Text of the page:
‘Chi-Raq’ – Film Review


Thrillingly ambitious musical satire from the legend that is Spike Lee

Arriving weeks after the US elected a president who tried to appeal to African-American voters by telling them, “What the hell do you have to lose?”, Chi-Raq is a bold, provocative and topical blast. It takes its title from a controversial nickname for Chicago that references the city’s high levels of gang violence, especially on the predominantly African-American south side.

When a trailer showcasing the film’s humorous moments was released last year, director Spike Lee felt compelled to state: “Chi-Raq is not a comedy, Chi-Raq is a satire.” To be precise, it’s a thrillingly ambitious musical satire based on Aristophanes’ Lysistrata, an ancient Greek play about women who withhold sexual relations from their husbands in order to speed up peace negotiations. When she sees an innocent child killed in a gang shooting, a formidable young Chicago woman called Lysistrata (Mad Men’s Teyonah Parris) reaches tipping point with the growing gun violence that’s already forced her to flee her home. Inspired by a female Liberian peace activist who used a sex strike to help end her country’s civil war, Lysistrata encourages her fellow south side women to wear chastity belts until their male partners agree to dissolve their gangs. Soon, their catchy slogan of “No peace, no pussy!” is resonating across America and all over the world.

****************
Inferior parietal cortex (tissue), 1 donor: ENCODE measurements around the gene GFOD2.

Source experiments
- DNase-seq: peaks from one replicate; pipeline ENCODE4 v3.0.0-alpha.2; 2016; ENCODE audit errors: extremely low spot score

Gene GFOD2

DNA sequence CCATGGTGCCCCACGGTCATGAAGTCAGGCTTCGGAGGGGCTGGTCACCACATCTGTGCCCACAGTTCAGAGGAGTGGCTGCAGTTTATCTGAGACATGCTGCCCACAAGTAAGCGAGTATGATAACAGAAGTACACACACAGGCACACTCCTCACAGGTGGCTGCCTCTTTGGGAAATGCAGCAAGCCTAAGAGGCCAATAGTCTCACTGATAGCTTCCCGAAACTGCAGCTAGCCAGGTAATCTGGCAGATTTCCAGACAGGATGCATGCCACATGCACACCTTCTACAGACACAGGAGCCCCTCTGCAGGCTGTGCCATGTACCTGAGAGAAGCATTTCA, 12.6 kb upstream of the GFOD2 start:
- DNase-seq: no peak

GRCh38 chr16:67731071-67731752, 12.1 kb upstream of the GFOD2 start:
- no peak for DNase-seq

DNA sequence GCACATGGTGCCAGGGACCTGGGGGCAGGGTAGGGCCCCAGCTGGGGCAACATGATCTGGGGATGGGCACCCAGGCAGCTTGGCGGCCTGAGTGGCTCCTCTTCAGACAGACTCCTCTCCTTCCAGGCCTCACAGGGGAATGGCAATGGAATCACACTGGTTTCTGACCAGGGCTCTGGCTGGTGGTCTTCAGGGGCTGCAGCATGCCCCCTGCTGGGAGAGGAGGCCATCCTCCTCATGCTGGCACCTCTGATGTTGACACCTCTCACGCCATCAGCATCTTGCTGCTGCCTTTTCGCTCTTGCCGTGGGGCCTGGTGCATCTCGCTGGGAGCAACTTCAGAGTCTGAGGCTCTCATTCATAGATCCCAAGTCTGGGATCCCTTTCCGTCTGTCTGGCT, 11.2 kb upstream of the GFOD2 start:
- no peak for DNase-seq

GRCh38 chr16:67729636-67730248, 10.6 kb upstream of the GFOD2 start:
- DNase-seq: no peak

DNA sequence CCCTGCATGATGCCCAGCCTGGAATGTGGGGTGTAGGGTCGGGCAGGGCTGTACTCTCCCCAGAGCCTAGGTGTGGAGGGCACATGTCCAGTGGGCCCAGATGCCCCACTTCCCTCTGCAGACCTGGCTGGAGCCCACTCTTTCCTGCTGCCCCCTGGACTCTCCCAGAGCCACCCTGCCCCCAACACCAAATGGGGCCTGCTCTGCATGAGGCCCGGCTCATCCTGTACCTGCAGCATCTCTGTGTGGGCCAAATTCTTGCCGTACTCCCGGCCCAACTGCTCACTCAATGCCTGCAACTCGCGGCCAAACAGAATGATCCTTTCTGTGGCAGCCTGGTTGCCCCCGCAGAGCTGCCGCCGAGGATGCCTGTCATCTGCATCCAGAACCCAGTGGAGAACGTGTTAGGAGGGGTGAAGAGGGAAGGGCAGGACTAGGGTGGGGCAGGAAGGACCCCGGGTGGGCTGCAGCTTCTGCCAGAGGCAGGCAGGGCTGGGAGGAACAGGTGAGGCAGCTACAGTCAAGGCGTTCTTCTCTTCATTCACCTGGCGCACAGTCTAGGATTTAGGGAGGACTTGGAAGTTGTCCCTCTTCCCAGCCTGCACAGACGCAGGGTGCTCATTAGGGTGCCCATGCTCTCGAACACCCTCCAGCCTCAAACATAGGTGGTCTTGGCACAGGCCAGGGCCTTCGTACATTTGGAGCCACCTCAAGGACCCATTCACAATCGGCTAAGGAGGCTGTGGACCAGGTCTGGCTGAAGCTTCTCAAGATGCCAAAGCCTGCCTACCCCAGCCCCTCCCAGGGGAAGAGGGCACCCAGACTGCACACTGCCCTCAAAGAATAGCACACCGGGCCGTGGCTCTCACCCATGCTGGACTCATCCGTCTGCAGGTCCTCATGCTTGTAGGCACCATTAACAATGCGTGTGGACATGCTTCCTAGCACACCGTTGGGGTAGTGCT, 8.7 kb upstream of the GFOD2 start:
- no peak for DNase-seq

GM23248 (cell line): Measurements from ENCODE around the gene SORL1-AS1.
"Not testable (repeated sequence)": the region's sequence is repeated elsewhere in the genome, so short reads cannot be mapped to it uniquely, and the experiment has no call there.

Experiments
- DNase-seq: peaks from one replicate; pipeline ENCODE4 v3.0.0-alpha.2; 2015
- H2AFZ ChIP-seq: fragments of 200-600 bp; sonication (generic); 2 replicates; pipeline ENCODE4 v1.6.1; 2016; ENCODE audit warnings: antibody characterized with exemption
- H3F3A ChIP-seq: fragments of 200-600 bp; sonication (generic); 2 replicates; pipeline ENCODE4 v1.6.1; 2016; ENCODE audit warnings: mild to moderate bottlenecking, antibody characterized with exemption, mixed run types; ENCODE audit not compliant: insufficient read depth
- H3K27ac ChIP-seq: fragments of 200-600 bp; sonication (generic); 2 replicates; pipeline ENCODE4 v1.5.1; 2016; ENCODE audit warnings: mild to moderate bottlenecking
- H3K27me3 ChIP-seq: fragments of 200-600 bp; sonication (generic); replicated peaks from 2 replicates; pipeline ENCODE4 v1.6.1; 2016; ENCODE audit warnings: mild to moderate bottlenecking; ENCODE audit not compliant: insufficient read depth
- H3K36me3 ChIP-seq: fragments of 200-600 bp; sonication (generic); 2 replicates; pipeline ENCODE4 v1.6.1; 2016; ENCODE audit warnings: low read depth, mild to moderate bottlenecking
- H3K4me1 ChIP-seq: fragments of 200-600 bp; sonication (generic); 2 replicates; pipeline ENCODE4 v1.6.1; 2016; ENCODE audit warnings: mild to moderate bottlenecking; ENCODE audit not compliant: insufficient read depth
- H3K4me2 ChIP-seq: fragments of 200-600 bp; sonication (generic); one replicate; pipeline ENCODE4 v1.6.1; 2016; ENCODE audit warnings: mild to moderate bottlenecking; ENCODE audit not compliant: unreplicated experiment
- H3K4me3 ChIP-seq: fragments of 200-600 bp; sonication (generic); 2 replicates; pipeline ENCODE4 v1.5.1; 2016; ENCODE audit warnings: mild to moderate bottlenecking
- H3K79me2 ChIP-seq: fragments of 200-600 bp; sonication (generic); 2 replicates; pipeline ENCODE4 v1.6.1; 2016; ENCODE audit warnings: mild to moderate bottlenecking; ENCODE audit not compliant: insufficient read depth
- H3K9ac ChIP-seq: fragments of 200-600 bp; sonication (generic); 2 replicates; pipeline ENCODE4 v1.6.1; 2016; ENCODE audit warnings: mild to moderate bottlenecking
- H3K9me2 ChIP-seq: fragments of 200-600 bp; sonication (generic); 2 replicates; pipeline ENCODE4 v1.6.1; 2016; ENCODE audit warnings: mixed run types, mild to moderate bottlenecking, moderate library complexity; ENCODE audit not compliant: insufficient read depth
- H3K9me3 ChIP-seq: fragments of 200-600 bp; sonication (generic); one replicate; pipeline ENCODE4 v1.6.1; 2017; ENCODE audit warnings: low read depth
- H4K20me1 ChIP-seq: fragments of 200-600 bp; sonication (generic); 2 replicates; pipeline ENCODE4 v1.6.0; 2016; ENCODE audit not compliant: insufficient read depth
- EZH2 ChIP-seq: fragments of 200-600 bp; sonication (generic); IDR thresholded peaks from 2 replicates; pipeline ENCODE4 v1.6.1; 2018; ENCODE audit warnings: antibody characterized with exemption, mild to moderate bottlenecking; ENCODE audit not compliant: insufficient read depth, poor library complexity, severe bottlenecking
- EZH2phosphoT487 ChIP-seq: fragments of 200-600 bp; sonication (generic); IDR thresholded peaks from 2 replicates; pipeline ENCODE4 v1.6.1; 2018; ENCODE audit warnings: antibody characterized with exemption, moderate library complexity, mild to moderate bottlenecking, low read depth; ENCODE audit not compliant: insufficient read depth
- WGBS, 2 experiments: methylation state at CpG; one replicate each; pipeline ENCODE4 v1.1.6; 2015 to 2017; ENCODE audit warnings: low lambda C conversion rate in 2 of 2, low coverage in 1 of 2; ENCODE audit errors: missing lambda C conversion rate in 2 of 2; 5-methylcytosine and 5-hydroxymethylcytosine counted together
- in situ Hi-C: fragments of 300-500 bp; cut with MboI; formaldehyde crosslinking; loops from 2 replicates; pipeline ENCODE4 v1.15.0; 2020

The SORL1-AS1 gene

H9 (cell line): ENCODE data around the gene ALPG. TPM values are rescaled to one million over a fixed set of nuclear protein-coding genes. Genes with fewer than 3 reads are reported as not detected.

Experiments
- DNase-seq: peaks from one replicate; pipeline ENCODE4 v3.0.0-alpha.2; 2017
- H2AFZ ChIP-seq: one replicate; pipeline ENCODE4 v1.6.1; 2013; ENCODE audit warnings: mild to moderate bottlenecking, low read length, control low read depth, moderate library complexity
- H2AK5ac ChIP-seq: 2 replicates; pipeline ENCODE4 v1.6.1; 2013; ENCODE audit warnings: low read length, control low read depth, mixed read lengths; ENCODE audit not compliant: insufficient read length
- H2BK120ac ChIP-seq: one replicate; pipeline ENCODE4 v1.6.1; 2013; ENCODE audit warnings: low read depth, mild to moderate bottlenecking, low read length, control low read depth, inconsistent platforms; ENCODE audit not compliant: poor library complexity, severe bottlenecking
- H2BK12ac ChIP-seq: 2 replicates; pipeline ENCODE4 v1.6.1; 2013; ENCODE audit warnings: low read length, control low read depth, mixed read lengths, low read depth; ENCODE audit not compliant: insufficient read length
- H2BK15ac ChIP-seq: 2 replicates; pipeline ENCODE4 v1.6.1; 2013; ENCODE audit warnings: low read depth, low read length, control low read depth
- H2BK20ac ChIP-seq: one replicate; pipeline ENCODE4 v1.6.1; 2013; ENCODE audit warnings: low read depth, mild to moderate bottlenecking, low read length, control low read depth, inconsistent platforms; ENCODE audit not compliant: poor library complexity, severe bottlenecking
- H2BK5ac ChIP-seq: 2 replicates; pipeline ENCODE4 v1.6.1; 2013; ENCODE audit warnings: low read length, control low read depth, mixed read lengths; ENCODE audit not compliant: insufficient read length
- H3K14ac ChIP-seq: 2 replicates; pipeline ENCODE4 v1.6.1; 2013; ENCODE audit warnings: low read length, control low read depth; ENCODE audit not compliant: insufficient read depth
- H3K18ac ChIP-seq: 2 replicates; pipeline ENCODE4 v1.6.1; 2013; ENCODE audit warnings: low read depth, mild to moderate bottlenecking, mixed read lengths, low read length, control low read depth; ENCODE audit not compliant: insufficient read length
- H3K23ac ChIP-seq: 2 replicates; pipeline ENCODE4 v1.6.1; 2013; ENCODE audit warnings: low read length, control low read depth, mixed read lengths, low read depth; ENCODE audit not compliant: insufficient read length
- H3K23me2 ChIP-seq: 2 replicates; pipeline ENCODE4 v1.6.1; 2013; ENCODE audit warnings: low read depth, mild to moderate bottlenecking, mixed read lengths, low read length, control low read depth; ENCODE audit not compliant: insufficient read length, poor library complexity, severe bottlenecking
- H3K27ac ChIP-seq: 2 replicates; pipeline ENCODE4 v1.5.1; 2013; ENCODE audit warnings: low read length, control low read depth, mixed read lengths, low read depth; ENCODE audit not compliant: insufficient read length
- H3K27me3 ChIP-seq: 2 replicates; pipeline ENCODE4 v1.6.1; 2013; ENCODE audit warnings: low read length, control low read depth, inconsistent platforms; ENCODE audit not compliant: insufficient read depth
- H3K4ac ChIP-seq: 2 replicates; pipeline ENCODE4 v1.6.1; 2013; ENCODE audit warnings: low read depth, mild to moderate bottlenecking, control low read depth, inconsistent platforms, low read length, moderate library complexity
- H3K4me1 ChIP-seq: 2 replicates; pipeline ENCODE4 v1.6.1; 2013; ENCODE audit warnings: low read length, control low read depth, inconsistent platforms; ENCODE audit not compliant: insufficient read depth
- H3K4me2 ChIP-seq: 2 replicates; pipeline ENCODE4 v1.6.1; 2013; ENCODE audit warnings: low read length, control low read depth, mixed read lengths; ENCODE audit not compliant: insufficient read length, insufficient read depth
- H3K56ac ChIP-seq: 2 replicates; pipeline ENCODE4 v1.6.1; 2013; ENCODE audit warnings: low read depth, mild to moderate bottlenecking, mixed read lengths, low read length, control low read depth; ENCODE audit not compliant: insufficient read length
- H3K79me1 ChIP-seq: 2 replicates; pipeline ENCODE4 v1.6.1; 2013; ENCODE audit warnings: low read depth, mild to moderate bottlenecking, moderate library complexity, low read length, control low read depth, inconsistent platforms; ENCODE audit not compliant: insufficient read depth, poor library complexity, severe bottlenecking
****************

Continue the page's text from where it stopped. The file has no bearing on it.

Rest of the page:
Although Lysistrata is a far more enlightened character than her rapper/gang-leader boyfriend Chi-Raq (All That’s Nick Cannon), who initially tries to dismiss the women’s sex strike, Chi-Raq’s feminist credentials sketchy at best. In 2016, should a woman really need to use her body as a negotiating tool? But there’s no denying that Lee manages to convey his main message about the senselessness of gang violence without diluting his highly stylised and frequently surreal vision.

His characters speak mainly in rhyming verse; Samuel L. Jackson appears intermittently as a dandyish narrator called Dolmedes; and there are several musical set-pieces, including a sexually charged dance routine to the Chi-Lites’ classic soul ballad ‘Oh Girl’. Chi-Raq can feel tonally uneven as it lurches between absurdity and sincerity, but it’s still a thought-provoking and ferociously entertaining piece of work.


Director: Spike Lee
Actors: Nick Cannon, Teyonah Parris, Samuel L. Jackson